Rassay is a Small, 13 mile long island , located in the North-west coast of Scotland containing only one close knit group of people, with community spirit a main focus within the inhabitants of the island. The community within this island, after suffering with an inadequate space for the activities they undertook, decided to embark upon creating a new village hall space with the aim of stimulating and supporting the local people. The brief provided was simple, to create a modern, sustainable building with low running costs. The space inside must be flexible enough to allow for various activities from P.
Firstenburg Community Center Case Study - Opsis Architecture
The Firstenburg Community Center is a multi-use facility that combines recreational and community spaces with other public services. It embodies the character of the community, provides convenient access to services and brings together a diverse mix of users. The community spaces incorporate child watch, a teen lounge and game room, a senior lounge and resource room, and meeting rooms. The multi-use community rooms, which together seat up to , address the lack of meeting and gathering spaces in east Vancouver and provide a venue for City Council meetings, social dances, performances, neighborhood fairs and community forums. The building and site were carefully designed to seamlessly integrate a now complete city branch library also designed by Opsis , a future lap pool, and a future arts and crafts wing, which will reinforce the civic identity of this facility. Families have the opportunity to visit the site together, using library and community center resources to enjoy a wide range of recreation and learning activities. Read the full case study report here.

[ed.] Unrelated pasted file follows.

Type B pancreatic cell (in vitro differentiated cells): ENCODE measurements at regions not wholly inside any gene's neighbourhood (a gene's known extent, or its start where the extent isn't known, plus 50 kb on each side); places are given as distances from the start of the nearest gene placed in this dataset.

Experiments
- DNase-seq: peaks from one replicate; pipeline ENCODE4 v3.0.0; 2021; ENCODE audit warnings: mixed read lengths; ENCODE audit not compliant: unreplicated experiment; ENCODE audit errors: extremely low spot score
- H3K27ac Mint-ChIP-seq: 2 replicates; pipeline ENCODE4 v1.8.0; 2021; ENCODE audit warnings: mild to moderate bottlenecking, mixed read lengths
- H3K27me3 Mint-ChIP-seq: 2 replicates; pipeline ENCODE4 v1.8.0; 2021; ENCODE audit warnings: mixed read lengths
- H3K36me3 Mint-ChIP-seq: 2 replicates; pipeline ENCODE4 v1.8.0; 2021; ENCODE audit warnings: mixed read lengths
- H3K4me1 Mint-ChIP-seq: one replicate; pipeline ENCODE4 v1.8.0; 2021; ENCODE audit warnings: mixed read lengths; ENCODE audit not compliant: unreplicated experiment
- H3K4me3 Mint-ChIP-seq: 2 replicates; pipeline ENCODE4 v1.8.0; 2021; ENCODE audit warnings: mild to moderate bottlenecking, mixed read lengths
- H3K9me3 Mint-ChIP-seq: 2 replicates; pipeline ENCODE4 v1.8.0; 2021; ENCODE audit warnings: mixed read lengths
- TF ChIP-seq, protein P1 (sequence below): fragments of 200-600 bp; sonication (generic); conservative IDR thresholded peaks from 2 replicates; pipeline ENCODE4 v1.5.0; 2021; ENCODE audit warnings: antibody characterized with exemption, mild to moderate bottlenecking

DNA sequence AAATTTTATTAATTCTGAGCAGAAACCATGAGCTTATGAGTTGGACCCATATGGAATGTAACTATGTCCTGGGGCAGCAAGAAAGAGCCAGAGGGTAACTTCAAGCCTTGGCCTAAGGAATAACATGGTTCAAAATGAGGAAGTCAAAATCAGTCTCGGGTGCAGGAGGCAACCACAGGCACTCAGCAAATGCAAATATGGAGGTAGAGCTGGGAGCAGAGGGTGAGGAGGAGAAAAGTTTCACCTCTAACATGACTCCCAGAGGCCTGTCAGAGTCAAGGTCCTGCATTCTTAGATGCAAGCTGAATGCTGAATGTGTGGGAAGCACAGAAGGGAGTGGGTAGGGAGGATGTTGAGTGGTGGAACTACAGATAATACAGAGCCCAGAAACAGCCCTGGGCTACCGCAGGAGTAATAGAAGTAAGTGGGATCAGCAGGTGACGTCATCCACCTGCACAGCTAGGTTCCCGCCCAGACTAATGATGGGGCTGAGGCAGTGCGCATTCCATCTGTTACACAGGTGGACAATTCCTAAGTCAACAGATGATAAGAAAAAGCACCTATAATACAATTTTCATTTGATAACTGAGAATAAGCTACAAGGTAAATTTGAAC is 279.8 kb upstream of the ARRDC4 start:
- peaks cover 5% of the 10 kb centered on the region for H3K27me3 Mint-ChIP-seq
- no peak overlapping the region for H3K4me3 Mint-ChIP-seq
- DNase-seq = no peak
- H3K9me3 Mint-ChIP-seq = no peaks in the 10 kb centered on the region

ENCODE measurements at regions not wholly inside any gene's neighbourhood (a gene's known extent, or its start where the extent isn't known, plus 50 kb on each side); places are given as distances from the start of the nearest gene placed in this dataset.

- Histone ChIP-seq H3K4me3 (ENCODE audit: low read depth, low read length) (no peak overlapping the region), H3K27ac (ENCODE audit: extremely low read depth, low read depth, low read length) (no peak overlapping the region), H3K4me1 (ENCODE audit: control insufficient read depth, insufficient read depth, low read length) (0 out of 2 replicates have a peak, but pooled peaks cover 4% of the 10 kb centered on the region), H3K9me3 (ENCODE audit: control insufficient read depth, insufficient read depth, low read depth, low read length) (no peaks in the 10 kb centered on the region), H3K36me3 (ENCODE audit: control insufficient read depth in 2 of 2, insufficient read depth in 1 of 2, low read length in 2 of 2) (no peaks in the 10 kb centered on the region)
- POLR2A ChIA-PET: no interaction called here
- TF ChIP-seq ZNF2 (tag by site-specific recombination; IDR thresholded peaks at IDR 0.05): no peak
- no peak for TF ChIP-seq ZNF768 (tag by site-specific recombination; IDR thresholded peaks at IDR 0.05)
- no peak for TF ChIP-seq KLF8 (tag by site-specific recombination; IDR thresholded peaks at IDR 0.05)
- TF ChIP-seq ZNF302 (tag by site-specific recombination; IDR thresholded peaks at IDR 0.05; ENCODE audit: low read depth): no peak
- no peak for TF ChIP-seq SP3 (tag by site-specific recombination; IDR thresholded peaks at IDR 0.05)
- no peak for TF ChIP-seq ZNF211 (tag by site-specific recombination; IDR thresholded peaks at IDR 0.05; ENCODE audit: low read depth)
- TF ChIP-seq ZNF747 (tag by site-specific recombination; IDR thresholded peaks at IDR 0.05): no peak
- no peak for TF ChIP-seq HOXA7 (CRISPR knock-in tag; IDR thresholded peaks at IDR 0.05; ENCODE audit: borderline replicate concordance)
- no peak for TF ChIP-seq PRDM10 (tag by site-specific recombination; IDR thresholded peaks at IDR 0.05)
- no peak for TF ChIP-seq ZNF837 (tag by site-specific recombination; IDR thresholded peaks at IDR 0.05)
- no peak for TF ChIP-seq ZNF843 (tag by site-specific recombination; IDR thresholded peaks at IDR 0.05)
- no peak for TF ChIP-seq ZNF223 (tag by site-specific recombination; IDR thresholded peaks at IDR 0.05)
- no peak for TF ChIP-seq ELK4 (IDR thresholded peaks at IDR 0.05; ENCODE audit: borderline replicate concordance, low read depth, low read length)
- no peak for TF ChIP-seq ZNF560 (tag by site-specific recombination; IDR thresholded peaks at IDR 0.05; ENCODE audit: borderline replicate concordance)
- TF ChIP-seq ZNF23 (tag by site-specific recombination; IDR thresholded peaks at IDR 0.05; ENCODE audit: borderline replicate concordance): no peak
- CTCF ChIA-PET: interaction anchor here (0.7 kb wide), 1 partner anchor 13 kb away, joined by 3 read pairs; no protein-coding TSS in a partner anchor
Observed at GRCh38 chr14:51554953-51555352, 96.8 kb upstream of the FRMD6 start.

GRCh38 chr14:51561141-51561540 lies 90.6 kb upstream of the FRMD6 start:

Every town or neighborhood has one or more of these local landmarks, places that play a prominent role in everyday community life. They serve as informal and formal gathering places, economic anchors, or symbols of history and identity. These places are not typical candidates for historic preservation.
Until the village hall was completed in December , Bruisyard had no shop, pub or any other public building other than the local grade 1 listed parish church. Public transport in the area is also very limited. The need for a village hall was identified through the consultation process which led to the publication of the Parish Plan in